“Did you hear that Kirk was killed?” asked Doug, referring to Kirk Holland, a teacher and our athletic director. Then he named others. No emotion came. I gazed toward the ridge where complete devastation had occurred. There were no trees or standing houses. Busted up lumber, overturned cars and uprooted telephone poles dominated the landscape. The National Guard established a perimeter and quarantined the town. Some looters were apprehended.

After the tornado, local efforts were disjointed. My science teacher warned that some stored chemicals were unstable. He collected and detonated them. I walked around to see where I could help. People everywhere were clearing out debris. Everywhere I asked, the answer was, “We’re OK, better see who needs help the most.” I came to the American Legion. Members were sorting through the mess. Since almost no one had a standing building, they had a problem deciding what to do with the stuff — said stuff being beer. I volunteered my garage and worked through the afternoon filling up my truck with beer cans and liquor bottles that survived and were now buried in the wreckage. An alcoholic Easter egg hunt. With no businesses left, the beer eventually ended up with neighbors who served it in their front yard to workers and volunteers.

As days passed and our minds cleared, a priority of needs became evident. But in the first days, the beer operation was typical. Everyone wanted to be busy. It did not matter doing what.

That weekend, I met the School Board in my office. It was raining. Water poured through the destroyed roof of the school building, where about 280 children attended kindergarten through high school. Department of Public Instruction officials were already suggesting we consolidate with a large district, but we weren’t interested. We were going to rebuild. I was directed to begin the process of hiring a contractor. As they exited, a board member said, “You have a lot of work to do.” Then they left.

Most went to homes in the country, away from the center of the storm. How different the experience was for those of us who could not escape the destruction. When I left work, I walked by rubble. At home, I looked out and saw the catastrophe that used to be my neighbors’ yards. Through open windows every evening, I smelled Barneveld burning in the dump where they hauled wreckage in an endless stream of trucks.

We secured a small trailer that became the administrative office. It was hot and stuffy with a cheap air conditioner that barely stirred a breeze. In that hellhole, we orchestrated the rebuilding of the school in addition to all the normal school work that goes on during the summer. This was pre-computer. Records were destroyed. Estimates had to be constructed from scratch, making budgeting a nightmare.

The make-do administrative trailer was barely adequate and unsuitable for private conversation. I had much interviewing to do with the death of my athletic director and other key resignations. I needed privacy. I thought of “Cowboy Bill” Henning. Six foot 6 and skinny as a rail, Bill was a principal in Sauk Prairie and an old friend. He was a rodeo fan who went to events in a truck with a full box camper top. I called. He said if I could stand it, he would bring the topper. He showed up the next day. We set up two 50-gallon barrels in the front yard of the school and gingerly lowered the camper onto them. As he braced the front with telescoping poles, Bill assured me it would work and, if it did not, I “would be the first to know.” With a flourish, he pulled out a cast iron staircase and dropped it in front of the camper.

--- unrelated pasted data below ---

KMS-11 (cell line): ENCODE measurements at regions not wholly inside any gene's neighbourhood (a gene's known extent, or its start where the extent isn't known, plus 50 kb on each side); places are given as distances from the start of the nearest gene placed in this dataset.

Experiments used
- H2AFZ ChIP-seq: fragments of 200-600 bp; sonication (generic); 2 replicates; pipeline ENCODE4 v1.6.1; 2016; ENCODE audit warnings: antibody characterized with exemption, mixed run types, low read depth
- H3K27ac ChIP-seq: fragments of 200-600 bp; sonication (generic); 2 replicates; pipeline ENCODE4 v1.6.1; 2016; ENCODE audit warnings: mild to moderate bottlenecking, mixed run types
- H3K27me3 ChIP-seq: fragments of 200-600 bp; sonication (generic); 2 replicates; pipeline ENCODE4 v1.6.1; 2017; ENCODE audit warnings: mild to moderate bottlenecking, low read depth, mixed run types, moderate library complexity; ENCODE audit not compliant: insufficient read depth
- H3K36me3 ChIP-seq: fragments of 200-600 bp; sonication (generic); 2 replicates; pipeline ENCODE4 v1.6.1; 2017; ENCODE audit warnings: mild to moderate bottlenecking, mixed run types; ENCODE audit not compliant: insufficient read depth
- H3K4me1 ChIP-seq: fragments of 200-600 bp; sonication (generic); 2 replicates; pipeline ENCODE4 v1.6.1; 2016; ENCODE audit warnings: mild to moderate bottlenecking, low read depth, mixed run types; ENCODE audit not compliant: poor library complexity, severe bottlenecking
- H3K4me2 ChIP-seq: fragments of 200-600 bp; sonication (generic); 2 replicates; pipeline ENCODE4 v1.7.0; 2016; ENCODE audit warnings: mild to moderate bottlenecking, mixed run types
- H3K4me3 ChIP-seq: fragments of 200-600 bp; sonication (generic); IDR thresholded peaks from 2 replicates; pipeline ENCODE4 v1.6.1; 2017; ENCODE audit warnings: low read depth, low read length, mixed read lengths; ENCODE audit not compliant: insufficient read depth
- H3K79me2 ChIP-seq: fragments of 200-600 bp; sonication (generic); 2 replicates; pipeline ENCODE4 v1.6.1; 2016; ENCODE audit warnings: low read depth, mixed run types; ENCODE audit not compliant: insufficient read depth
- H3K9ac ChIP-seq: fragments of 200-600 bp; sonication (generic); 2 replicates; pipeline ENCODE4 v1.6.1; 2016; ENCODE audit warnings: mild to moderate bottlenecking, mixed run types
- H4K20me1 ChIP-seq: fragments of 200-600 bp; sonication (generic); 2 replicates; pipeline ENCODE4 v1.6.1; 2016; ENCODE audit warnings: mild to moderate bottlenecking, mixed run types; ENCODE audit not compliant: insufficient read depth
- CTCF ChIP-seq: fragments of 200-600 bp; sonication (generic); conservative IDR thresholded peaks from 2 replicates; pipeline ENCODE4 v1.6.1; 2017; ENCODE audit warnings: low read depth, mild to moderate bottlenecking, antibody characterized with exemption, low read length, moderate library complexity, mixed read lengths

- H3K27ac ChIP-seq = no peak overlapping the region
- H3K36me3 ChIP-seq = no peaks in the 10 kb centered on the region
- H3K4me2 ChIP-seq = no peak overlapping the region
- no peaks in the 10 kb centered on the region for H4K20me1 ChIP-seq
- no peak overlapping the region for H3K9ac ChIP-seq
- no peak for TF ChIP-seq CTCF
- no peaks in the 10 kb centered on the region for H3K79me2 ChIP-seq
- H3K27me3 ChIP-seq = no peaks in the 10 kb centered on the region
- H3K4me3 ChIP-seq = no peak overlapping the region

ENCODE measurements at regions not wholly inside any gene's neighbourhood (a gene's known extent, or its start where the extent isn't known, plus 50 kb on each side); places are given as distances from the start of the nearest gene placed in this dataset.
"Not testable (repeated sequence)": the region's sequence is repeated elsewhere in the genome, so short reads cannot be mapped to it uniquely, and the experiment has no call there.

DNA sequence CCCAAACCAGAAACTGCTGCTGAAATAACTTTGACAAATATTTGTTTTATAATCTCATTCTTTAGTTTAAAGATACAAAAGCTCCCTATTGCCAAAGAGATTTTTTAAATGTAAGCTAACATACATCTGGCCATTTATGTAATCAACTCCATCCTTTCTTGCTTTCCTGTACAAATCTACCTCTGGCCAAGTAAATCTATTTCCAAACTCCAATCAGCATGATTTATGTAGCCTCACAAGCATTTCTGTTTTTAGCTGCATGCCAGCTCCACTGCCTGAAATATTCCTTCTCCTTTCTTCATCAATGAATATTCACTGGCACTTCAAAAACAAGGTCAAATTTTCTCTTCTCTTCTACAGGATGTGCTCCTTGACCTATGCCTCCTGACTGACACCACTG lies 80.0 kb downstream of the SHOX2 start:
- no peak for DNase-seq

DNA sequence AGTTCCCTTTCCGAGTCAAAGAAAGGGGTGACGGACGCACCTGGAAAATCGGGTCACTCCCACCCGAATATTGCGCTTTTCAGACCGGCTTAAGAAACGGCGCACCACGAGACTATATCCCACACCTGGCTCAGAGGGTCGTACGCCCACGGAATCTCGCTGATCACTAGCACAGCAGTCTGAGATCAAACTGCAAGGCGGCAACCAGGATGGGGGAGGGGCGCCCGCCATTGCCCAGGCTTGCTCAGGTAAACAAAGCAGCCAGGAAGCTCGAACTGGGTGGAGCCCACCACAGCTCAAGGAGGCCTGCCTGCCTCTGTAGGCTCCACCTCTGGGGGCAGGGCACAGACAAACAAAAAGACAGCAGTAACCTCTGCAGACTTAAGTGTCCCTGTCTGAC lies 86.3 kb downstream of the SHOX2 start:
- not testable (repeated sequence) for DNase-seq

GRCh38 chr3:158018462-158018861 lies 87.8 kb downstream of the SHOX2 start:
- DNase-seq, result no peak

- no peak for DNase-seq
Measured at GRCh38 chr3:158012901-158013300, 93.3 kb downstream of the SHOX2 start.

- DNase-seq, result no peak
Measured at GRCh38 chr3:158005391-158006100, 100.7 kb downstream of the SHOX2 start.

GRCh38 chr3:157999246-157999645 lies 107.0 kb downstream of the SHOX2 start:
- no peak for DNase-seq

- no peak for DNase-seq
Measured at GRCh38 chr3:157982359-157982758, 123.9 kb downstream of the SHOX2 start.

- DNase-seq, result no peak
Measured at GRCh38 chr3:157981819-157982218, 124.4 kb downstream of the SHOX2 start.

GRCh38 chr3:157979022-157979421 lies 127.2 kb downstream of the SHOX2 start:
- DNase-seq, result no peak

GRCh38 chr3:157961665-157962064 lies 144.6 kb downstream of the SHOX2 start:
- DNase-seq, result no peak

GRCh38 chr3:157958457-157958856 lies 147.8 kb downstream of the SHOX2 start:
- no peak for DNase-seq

“Deluxe model! Tell me when you’re done.”

It was hot and dirty, but private. I moved in. Not everyone entered with the same alacrity. No one refused, but I remember a teacher candidate giving me a suspicious look. He climbed in with me but was unsettled as the “office” swayed in the wind.

After work, I found myself tied up with petty obsessions. We heated our house with wood. Every day walking home, I eyed fallen trees and then went back to cut them up. It seemed important. People made a big deal out of insignificant matters if there was the opportunity for a positive boost. The town was emotionally bankrupt. It felt good to receive anything. Without enough empathy or emotion to go around, a cord of wood or a cup of coffee had to do.

It was frustrating talking to people who could not fathom our experience. The worst were those who would interject, “I was in a bad tornado too …” There are meteorologists who maintain the intensity of the Barneveld tornado has never been exceeded. People in Barneveld were not in the mood to expose their agony only to be compared to someone else’s tall tale.

Monte Hottman, the Dodgeville superintendent, took me to lunch. He told no stories, offered no advice, only listened. He said little other than to offer support. It helped. Because of my position, I received that kind of attention once in a while. A lot of folks in Barneveld still have not told their stories.

Beth invented a name for tornado tourists. She called them the “gawker patrol.” This cavalcade was a constant presence throughout the summer as the curious came to stare at our misfortune.

I had not been a person who cried. Barneveld changed that. It happened first in the town garage. Folks were struggling so desperately that they could not find the time or the place to feed themselves. Between the Red Cross, a local lady named Betsy, and a host of volunteers, an all-day, all-night eating and gathering place arose phoenix-like in the town garage. Food and coffee were always available. No money was asked but everyone donated. The hours I spent there with my family and other exhausted residents became a reprieve from the pain. The room was big with a high ceiling for highway equipment. Conversation was low, almost hushed in the dimly lit metal building, but it was friendly and soothing.